Discussions:
1) It was meant to be dry curry. The original recipe asks for 6 tbs curry powder and NO glico curry brick. Also the diced tomato was supposed to be just 2 cups instead of almost 3 cups, 3 onions instead of 1.5 onions. The original recipe asks for regular celery instead of Chinese celery. OH and I ommited the carrots… so you can add some carrots in.

2) I don’t think this dish is particularly spicy. Add more red chili peppers if you want it spicier.

3) In case you’re wondering… how come the rice in the pictures is not “white.” Well… it’s coz I mixed 3 kinds of rice together. 2 of the 3 types are not white, but a bit of yellowish. That’s why the rice turn out to be a bit of yellow.

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Taiwanese Meat Sauce with Mushrooms (台式香菇肉燥)

Experiment: Taiwanese Meat Sauce with Mushrooms (台式香菇肉燥)

Introduction:
Well after I made the Miso Meat Sauce last time… I just fell in love with meat sauce. Not because I love meat in particular, but it’s just SUPER convenient. It’s pretty much good for ANYTHING. If you don’t know what to eat, just make rice or noodles, microwave some meat sauce and Ta Da~ A meal is done.

Anyway, this facebook blogger that I subscribe to… she was making meat sauce too!!! This time she made the Taiwanese Meat Sauce with mushrooms. It looked super yummy… so I decided to make it so that my miso meat sauce won’t be too lonely in the freezer…

You can pretty much order this meat sauce on rice in every TW restaurants. I guess it’s like a basic dish for TW cuisine? Hmm… It’s not hard to make, but it’s a lot of preperation (as the blogger said). This time I only made about 1 kg of pork, but next time I’ll defintely double (or triple) the recipe so that I can freeze up more!

Materials: (serves about 6)
1kg of regular ground pork
6 dried shitake mushrooms
4-6 hard boiled eggs, peeled
1/2 cup finely chopped garlics
1/3 cup deep fried garlic* (which I didn’t use this time, but will try it next time)
1/2 cup finely chopped shallots
Oil

Sauce:
1/2 cup soy sauce
1/4 cup cooking wine
1-2 tbsp Five spices powder
1 tbsp rock sugar
1 tbsp peanut butter
syrup**

*You can buy the deep fried garlic in Asian supermarket. I tried making it… but did not succeed. The garlics turned bitter. I think it’s better to buy it than to make it. Oh well… maybe it’s coz I’m not skilled. Please let me know if you know any tricks on how to deep fry garlic!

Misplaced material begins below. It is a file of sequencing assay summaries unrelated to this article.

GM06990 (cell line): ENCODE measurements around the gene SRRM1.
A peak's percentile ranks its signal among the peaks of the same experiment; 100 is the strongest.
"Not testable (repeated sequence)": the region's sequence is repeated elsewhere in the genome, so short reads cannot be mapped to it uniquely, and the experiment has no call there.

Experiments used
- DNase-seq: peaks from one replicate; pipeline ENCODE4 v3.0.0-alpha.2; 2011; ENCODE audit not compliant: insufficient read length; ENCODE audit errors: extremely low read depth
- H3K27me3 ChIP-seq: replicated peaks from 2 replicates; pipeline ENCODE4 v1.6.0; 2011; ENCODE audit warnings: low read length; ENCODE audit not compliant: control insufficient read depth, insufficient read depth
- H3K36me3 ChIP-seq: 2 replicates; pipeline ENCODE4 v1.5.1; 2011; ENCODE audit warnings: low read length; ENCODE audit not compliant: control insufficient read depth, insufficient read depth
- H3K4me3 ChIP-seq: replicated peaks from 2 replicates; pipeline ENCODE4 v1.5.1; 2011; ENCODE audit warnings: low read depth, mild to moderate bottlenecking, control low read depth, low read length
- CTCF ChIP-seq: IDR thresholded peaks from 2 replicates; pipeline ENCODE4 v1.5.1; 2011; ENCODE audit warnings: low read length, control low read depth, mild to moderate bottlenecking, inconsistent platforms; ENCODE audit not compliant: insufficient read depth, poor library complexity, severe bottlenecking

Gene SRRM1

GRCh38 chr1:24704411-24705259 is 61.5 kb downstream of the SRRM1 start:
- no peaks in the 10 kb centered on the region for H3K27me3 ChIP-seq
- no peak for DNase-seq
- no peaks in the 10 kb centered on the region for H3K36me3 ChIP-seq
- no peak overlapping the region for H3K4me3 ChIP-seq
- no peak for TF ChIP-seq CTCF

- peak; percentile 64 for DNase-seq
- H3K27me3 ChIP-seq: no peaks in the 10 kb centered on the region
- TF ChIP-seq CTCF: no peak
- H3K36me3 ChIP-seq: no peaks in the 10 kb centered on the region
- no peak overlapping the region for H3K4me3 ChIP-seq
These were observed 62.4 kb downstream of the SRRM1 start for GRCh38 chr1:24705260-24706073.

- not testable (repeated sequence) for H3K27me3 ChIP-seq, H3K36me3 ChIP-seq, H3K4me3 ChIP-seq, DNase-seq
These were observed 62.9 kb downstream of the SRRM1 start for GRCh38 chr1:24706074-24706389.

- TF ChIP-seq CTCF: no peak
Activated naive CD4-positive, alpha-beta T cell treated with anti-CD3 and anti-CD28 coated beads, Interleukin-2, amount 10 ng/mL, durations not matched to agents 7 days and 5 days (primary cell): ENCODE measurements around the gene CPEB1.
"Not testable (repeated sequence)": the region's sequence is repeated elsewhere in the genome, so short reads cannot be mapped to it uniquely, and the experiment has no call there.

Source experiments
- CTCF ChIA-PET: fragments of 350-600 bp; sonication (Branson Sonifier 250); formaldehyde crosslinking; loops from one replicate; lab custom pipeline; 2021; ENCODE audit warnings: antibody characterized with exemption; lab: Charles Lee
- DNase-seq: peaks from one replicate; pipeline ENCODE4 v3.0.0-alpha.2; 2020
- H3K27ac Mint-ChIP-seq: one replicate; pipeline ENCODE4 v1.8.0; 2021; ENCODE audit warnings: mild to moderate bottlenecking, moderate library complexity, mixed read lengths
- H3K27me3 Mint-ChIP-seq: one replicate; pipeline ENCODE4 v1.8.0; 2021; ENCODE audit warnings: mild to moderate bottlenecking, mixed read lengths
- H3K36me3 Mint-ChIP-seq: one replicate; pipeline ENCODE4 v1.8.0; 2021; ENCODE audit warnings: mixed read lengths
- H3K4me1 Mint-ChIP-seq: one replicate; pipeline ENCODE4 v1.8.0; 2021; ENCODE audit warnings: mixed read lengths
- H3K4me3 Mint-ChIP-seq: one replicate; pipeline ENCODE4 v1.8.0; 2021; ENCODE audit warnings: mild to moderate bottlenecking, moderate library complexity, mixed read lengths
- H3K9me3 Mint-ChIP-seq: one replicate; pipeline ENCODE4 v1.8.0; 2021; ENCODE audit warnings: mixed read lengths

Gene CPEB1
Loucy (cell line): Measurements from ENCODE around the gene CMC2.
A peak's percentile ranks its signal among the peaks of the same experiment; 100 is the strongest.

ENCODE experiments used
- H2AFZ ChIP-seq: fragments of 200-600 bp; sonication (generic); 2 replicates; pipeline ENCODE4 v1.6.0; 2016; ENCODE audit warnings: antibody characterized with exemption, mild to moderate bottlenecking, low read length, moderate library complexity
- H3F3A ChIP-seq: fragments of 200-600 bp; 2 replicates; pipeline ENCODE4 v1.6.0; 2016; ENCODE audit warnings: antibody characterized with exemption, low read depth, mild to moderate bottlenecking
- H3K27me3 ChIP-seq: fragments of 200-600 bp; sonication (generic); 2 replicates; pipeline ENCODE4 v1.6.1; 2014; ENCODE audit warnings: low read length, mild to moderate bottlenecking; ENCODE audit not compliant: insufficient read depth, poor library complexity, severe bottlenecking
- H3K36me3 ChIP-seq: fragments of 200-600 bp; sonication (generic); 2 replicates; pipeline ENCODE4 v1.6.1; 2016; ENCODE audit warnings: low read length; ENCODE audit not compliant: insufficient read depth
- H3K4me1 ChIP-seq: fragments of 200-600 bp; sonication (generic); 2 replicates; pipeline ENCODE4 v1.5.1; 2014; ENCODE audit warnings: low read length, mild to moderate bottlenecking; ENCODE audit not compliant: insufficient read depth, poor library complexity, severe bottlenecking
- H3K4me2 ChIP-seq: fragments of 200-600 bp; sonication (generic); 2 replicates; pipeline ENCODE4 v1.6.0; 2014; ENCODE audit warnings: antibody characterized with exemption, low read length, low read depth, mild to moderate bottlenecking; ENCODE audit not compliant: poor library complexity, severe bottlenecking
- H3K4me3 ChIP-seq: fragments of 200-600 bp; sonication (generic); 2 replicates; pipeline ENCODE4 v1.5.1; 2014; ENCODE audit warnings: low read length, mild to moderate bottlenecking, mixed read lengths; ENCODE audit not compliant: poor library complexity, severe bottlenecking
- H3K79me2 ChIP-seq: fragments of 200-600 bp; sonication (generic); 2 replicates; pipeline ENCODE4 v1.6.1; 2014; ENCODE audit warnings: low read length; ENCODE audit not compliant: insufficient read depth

*Syrup: In a small pot, heat up 2 tbsp sugar and 1 tbsp water. When the sugar caramalized, i.e., changes colour to brown, add another 1/4 cup of water. Watch out coz the water splashes! You can take a look at the picture below. The top right corner is the syrup that I made.

Procedure:
1) Soak the dried shitake mushrooms for a few hours (or over night) until soft, cut them into small pieces.

2) Heat up a pot. Add some oil in, and then put in the finely chopped garlics and shallots. When the fragrance comes out, put the ground pork in as well.

3) Put the mushroom, deep fried garlic, soy sauce, cooking wine, five spices powder, rock sugar and peanut butter in. Mix well.

4) Put in the syrup.

5) Put the peeled hard boiled eggs in as well. Make sure that the sauce can cover the eggs and everything. Add more water if needed.

6) Turn the heat to low, cover the lid and let it cook for about 1 hour. Stir occasionally to prevent it from sticking.

7) Cook until the liquid has dried up.

Results:


Meat sauce on rice with a marinated egg


Meat sauce on noodles

Discussions:
1) The blogger suggested using pork belly for this dish. I follwed her suggestion, and… I don’t think I’ll ever do it again becuase a) pork belly is actually more expensive than ground pork, b) I had to cut out so much fat from the pork belly… which made the “meat portion” even more expensive, and c) it took me so long to cut the pork belly into small pieces.

2) For the cooking wine, the blogger suggested Shaoxing wine. I don’t have it at home, so I used sake (Japanese wine). But then my co-worker told me that there’s a certain taste and fragrance to the Shaoxing wine, and it’s cheap. I’m gonna buy it and try next time I make it.

Reference:
The blogger did an exellent job in writing the recipe and taking pictures of the cooking process. Definitely go take a look!

1) Facebook page

2) Blog

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Miso meat sauce on rice (肉味噌ご飯)

Experiment: Miso meat sauce on rice

Introduction:
Hmm, latelyI’m trying to make some dishes that would last me a few days, or something that I can make lots and put in the freezer for a while without loosing much taste.  Well, meat sauce came into my mind.  I have made miso meat sauce before, but I lost the recipe, so  I searched on Cookpad to find the recipe.  Well, I found lots of recipes on cookpad (actually, what can’t you find on cookpad?).  I found that many of the recipes include soy sauce, sugar, sake, mirin, and of course, miso paste.  The proportion varies from recipe to recipe.  Well, I just took the “average” and added the leftover seasoning in my fridge.  The result?  Good good! hehe!  And I have enough leftover to put in the freezer!